On June 17, by a 9-7 vote, the 5th U.S. Circuit Court of Appeals refused en banc rehearing of Fisher, et al. v. University of Texas. On Jan. 18, a three-judge panel of the 5th Circuit had affirmed the constitutionality of the way the University of Texas at Austin considered race in its admissions process in 2008. Abigail Fisher and Rachel Michalewicz, two white applicants, allege in Fisher that racial considerations by UT admissions officials disadvantaged them when the school denied them 2008 admission. Voting against the en banc rehearing were Judges Carolyn Dineen King, W. Eugene Davis, Emilio M. Garza, Fortunato P. Benavides, Carl E. Stewart, James L. Dennis, Edward C. Prado, Leslie H. Southwick and James E. Graves. Voting for en banc rehearing were Chief Judge Edith H. Jones and Judges E. Grady Jolly, Jerry E. Smith, Edith B. Clement, Priscilla R. Owen, Jennifer Walker Elrod and Catharina Haynes. Jones penned a dissenting opinion, which Jolly, Clement, Owen and Smith joined. Jones wrote that the panel opinion in Fisher does not comport with the U.S. Supreme Court’s 2003 decision in Grutter v. Bollinger, regarding the University of Michigan School of Law admission policies. Fisher “gives a green light to all public higher education institutions in this circuit, and perhaps beyond, to administer racially conscious admissions programs without following the narrow tailoring that Grutter requires. Texas today is increasingly diverse in ways that transcend the crude White/Black/Hispanic calculus that is the measure of the University’s race conscious admissions program,” Jones wrote. Patricia "Patti" Ohlendorf, vice president for legal affairs at UT, did not immediately return a call seeking comment, nor did Bert Rein, a partner in Wiley Rein in D.C. who represents Fisher and Michalewicz.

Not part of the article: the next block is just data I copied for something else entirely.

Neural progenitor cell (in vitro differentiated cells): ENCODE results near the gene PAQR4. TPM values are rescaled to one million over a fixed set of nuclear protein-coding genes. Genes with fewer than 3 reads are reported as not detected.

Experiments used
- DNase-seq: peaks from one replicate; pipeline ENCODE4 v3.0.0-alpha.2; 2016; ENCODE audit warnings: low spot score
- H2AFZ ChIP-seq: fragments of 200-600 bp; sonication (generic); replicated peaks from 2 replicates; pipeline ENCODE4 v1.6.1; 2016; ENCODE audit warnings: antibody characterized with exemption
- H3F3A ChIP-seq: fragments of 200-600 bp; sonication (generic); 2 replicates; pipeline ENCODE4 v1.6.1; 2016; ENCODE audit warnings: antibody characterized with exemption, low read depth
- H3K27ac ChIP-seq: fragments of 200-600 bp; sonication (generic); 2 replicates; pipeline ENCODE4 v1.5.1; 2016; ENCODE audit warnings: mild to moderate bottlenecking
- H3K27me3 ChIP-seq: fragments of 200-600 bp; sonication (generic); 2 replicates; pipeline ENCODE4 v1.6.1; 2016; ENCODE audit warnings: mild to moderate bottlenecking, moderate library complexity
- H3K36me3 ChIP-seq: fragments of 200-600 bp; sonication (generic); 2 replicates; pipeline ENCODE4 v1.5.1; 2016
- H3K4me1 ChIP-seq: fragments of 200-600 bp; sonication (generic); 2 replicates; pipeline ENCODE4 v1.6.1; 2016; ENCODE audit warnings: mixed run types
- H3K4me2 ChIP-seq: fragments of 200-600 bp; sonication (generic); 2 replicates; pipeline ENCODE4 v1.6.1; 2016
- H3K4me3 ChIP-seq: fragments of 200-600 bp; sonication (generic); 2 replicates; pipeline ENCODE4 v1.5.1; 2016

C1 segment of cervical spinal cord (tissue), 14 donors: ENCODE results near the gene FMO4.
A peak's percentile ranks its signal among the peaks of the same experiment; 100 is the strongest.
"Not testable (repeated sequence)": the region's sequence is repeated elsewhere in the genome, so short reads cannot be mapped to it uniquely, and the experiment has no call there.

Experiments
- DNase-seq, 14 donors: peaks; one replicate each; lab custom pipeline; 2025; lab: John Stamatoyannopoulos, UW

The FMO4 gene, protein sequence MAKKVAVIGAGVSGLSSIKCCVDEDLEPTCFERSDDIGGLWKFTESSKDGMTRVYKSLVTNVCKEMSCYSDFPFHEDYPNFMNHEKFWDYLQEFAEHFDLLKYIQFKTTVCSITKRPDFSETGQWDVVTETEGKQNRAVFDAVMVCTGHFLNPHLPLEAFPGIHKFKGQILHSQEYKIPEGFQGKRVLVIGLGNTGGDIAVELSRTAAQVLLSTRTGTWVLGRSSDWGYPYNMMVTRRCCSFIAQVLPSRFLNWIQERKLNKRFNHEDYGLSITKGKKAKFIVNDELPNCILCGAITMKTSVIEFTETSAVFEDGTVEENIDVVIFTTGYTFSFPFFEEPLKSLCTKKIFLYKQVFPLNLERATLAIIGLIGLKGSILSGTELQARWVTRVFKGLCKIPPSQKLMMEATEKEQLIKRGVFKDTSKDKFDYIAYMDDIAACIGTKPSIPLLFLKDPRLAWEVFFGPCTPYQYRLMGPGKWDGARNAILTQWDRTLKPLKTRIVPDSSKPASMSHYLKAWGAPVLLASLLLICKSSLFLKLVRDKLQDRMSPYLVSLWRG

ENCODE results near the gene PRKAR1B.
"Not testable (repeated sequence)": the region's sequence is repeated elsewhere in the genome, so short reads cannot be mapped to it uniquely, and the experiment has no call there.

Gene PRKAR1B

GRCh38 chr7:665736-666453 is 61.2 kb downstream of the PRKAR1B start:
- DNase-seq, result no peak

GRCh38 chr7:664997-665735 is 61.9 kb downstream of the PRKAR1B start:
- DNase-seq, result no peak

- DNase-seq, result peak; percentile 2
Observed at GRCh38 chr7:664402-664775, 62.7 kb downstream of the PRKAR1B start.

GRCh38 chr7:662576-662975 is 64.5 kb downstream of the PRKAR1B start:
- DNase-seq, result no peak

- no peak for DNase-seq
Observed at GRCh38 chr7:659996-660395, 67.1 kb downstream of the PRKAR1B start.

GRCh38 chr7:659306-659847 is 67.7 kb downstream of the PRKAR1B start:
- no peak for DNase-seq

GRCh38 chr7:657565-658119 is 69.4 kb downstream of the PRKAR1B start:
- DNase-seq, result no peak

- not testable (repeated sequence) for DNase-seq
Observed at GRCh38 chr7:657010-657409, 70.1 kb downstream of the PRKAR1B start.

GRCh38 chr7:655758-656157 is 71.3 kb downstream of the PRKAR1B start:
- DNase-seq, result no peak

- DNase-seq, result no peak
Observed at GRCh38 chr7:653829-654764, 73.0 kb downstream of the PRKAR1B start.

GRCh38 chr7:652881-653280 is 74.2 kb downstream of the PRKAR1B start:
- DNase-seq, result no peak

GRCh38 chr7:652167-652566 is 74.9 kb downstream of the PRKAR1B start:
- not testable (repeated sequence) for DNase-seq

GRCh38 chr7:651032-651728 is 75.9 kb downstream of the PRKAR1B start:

-- Miriam Rozen